From the Sperry Gardens – August, 2012
I’ve had a love affair with Asian jasmine since I was about 14 years old. Let it be known that I’m referring to a plant — not a person, and that’s why I was careful to keep "jasmine" in a lower-case form.
I’ve always been a plant geek. Even in junior high, I was collecting and growing plants in our backyard east of the Texas A&M campus. By high school, I was doing full-fledged landscape contracting in Bryan/ College Station after school most days and all day on Saturdays.
We did most of our shopping in Houston, because College Station was still very small, and that’s where I first saw regular Asian jasmine being used as a groundcover. Texas A&M’s grounds people were bringing it to the university, and suddenly it seemed that groundcovers were the newest trend in fine landscape design everywhere I turned.
Not to be left behind, I rototilled up big beds around our house, and I set out my transplants from Cornelius Nursery in Houston. They grew and they spread, and I was loving my gardening life. I was landscaping like the pros.
I left for Ohio to finish my B.S and M.S. degrees at The Ohio State University, and when I came back to Texas to serve as Dallas County Extension Horticulturist in 1970, Asian jasmine groundcover beds were everywhere (still are). Ralph Pinkus at North Haven Gardens introduced Nortex jasmine, also now known as "longleaf" jasmine, in the early 1970s, and I grew and loved it as well.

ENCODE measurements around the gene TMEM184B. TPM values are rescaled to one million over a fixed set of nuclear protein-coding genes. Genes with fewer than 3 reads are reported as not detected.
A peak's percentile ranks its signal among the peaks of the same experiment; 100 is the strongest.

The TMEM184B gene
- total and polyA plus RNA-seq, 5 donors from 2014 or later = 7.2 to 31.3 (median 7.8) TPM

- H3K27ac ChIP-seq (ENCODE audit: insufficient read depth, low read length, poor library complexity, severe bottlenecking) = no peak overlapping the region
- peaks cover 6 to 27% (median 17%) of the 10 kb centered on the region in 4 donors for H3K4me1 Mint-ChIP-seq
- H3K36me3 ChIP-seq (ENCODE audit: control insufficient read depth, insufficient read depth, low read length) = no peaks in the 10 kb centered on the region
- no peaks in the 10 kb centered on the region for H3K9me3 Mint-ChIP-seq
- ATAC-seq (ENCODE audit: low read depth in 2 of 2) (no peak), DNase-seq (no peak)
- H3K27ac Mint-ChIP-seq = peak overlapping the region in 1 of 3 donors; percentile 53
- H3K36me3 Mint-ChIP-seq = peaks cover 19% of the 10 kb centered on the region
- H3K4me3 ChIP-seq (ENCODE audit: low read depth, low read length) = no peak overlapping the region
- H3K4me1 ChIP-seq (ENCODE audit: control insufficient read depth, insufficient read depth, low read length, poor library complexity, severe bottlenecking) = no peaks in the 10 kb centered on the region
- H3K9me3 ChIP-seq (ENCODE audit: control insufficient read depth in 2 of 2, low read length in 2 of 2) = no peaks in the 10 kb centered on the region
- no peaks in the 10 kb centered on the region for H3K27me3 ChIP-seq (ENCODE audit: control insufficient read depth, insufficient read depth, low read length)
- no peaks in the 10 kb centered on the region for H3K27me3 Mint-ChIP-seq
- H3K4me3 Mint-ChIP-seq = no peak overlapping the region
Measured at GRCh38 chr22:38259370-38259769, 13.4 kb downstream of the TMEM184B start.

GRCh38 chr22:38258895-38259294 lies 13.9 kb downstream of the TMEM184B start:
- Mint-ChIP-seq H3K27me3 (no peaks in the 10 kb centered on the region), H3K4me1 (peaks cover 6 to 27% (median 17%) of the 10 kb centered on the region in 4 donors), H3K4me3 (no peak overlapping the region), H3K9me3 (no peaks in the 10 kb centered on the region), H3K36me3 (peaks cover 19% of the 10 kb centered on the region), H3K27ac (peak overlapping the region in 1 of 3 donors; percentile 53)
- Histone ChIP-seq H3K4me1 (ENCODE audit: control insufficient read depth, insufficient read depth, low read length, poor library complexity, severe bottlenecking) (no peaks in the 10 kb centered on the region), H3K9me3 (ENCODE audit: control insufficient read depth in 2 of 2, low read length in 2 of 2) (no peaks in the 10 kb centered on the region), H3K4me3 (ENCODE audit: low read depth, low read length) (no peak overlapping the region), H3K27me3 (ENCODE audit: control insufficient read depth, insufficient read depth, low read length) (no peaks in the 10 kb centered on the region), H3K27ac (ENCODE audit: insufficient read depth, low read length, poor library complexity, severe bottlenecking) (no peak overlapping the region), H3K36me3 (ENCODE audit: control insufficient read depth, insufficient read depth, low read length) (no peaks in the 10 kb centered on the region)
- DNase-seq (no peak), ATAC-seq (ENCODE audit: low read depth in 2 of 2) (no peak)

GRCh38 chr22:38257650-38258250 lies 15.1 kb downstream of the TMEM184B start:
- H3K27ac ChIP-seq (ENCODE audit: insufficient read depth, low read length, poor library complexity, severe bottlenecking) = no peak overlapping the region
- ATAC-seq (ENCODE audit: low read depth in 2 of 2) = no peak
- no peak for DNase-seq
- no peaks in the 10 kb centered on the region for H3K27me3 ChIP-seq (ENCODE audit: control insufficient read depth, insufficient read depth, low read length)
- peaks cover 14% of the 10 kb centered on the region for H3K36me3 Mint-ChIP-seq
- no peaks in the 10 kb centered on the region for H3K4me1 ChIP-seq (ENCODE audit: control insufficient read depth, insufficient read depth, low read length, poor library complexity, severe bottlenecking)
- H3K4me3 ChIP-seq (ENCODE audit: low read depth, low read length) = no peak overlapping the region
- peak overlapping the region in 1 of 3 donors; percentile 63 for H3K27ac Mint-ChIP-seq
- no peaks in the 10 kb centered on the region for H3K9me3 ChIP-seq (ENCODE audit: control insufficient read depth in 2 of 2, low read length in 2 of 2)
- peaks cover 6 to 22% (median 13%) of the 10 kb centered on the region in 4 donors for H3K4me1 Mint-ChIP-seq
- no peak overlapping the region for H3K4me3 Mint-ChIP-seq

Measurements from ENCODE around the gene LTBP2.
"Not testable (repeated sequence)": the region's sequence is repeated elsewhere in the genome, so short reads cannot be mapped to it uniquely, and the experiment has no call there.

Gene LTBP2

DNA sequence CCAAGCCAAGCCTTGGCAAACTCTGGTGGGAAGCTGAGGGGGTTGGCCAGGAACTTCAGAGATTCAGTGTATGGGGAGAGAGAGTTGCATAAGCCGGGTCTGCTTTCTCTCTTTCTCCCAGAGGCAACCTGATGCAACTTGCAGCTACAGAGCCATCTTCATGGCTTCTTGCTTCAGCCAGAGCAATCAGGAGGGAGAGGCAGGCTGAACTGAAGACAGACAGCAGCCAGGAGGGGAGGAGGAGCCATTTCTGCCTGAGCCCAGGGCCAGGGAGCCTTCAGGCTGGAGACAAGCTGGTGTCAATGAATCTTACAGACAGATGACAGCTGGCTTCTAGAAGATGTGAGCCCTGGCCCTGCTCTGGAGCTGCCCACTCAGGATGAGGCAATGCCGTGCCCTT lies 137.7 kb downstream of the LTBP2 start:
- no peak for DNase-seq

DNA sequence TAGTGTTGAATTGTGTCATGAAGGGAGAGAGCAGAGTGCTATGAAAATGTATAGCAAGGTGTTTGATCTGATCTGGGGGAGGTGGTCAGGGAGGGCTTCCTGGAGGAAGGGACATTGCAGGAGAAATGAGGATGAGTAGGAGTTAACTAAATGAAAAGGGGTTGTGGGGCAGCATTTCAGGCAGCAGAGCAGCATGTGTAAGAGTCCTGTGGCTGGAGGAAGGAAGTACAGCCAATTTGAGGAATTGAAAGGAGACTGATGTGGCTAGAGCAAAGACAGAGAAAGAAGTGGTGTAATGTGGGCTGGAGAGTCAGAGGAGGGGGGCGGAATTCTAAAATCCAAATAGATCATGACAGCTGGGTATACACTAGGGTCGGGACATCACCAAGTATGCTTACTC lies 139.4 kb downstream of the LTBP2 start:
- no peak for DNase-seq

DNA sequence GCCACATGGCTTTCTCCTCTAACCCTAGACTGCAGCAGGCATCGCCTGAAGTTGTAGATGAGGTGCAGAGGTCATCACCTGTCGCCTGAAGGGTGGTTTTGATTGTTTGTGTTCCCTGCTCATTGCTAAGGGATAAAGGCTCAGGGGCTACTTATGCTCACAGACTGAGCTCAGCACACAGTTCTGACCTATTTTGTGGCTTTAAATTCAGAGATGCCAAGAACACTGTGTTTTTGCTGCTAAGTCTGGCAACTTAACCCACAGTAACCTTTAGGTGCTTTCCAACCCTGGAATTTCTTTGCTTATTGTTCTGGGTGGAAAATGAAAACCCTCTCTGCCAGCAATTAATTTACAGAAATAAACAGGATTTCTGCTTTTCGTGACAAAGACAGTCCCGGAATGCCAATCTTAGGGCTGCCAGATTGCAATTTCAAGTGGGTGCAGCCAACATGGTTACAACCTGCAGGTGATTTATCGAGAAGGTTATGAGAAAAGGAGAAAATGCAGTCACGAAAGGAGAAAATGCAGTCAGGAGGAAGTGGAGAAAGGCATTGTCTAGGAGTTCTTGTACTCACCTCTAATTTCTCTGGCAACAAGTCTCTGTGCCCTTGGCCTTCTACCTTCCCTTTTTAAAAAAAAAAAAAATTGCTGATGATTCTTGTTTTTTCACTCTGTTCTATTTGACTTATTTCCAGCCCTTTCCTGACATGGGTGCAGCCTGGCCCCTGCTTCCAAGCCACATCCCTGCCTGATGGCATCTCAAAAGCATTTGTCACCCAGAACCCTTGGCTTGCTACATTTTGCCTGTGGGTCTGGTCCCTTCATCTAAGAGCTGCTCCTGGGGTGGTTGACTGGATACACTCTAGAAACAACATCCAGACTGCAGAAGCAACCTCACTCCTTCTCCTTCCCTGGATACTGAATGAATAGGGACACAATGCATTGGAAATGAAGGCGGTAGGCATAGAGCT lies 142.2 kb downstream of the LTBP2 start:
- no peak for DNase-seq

About the time we moved to our rural home in 1978, I found a one-gallon pot of variegated Asian jasmine at Germany’s Nursery in Fort Worth, and I planted it in a strategic little place along our new driveway. It’s grown and spread over those years. I’ve kept it trimmed back somewhat, but it now covers probably 200 square feet, and it brightens its dark little corner of our landscaping entry.
I’m not always a big fan of variegated foliage, especially in areas like DFW, where alkaline soils leave too many plants yellowed for lack of iron. But, white variegation is crisp and cheerful, and in moderation, it’s a grand addition to a small spot in your landscape.
In all my years growing Asian jasmine in its various forms, I have never seen the first insect or disease cause it any harm. Its only foe: Texas wintertime temperatures, particularly in the northern half of the state. It sometimes browns to the ground, but it has always come back faithfully. Otherwise, it does very well in hot weather, and it’s respectful of our limited water reserves. Oh, you can’t let it wilt badly or you’ll lose it, but it’s not the water hog that some of our other common groundcovers can be.
So, while I’ve been married for 45 years and 3 weeks to a grand gal of German Ohio descent, my fondness for this sweet Japanese beauty goes back even farther. If you, too, want to try variegated Asian jasmine, start your hunt now. It may take you awhile, but the search is half the fun.
Additionally: Want an absolutely unbelievably fragrant spring-flowering vine? Plant Confederate star jasmine, the larger-leafed, twining sister of Asian jasmine. Its white pinwheel flowers perfume an entire neighborhood. You’ll have to protect it, however, from temperatures down into the teens. It’s great in South Texas, and it’s suited to protected locations in North Texas. (I’m in rural Collin County, and I grow mine in a large patio pot on a trellis. It goes into the greenhouse each winter.)